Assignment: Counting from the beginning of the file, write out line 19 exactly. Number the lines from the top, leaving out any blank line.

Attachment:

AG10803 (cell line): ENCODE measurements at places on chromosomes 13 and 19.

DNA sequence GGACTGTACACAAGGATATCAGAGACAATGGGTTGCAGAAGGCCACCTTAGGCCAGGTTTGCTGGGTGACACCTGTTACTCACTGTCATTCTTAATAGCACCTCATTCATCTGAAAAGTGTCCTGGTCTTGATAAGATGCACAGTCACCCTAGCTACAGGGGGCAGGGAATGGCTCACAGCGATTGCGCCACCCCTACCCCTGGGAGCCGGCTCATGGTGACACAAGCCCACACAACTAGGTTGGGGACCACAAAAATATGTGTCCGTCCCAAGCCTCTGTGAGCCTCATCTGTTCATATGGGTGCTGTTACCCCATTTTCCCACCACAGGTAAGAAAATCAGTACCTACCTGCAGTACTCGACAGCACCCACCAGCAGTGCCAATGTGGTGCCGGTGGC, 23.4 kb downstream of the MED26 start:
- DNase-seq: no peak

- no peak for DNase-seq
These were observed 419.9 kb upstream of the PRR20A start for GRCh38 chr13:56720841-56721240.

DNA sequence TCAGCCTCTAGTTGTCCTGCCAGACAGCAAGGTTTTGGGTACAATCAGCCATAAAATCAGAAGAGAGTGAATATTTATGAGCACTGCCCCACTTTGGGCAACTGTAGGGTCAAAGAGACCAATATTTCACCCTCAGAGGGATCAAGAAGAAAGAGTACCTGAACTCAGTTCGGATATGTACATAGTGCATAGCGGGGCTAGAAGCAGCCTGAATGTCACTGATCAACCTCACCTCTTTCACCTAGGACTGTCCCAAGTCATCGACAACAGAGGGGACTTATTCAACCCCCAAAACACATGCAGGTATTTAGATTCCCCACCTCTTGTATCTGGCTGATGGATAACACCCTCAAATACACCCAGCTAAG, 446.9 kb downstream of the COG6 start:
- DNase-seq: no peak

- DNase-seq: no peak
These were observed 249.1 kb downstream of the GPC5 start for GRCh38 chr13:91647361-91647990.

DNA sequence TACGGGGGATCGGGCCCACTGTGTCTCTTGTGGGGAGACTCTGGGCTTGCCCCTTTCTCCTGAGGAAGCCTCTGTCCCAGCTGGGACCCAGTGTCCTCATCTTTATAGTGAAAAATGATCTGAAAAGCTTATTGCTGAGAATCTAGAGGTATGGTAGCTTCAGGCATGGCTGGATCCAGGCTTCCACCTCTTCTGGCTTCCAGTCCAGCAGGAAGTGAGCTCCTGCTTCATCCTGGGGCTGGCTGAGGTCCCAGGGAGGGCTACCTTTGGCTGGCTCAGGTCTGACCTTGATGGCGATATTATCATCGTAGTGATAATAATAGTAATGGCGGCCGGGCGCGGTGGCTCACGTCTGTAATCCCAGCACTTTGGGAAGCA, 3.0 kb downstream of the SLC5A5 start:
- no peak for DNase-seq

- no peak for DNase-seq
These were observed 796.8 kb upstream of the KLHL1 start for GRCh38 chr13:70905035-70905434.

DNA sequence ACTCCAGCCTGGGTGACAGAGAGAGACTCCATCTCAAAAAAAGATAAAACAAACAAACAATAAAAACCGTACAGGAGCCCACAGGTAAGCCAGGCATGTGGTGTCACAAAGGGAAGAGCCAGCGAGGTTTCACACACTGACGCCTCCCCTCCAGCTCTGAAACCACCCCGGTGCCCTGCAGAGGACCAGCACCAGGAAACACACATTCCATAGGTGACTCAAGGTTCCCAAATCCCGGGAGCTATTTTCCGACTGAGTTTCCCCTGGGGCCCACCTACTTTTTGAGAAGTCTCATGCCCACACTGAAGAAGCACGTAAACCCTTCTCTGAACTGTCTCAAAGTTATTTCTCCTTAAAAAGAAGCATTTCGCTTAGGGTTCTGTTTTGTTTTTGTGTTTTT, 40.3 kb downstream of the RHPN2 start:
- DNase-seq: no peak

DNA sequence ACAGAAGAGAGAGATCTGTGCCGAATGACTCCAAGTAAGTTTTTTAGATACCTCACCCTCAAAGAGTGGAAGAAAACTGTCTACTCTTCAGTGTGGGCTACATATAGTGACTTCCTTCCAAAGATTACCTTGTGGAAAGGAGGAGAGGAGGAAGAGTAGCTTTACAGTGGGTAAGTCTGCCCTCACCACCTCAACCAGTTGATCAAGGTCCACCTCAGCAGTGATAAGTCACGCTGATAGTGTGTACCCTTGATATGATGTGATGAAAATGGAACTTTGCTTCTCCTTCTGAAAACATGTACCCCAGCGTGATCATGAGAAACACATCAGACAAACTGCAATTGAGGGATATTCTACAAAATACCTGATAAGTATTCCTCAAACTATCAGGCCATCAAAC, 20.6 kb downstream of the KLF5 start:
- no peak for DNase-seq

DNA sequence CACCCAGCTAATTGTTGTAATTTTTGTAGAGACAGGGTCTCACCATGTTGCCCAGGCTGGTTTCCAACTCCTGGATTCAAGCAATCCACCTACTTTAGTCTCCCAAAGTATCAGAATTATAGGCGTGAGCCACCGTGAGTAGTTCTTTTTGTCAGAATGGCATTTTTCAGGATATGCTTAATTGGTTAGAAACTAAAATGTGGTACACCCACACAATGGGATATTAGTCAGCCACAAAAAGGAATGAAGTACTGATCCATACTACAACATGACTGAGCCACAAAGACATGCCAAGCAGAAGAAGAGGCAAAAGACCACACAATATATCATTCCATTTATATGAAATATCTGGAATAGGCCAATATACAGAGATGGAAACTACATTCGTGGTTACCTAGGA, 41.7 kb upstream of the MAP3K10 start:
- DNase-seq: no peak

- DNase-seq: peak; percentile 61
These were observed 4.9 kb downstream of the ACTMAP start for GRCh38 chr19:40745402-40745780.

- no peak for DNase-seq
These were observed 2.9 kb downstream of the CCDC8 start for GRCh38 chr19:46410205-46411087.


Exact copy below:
- DNase-seq: no peak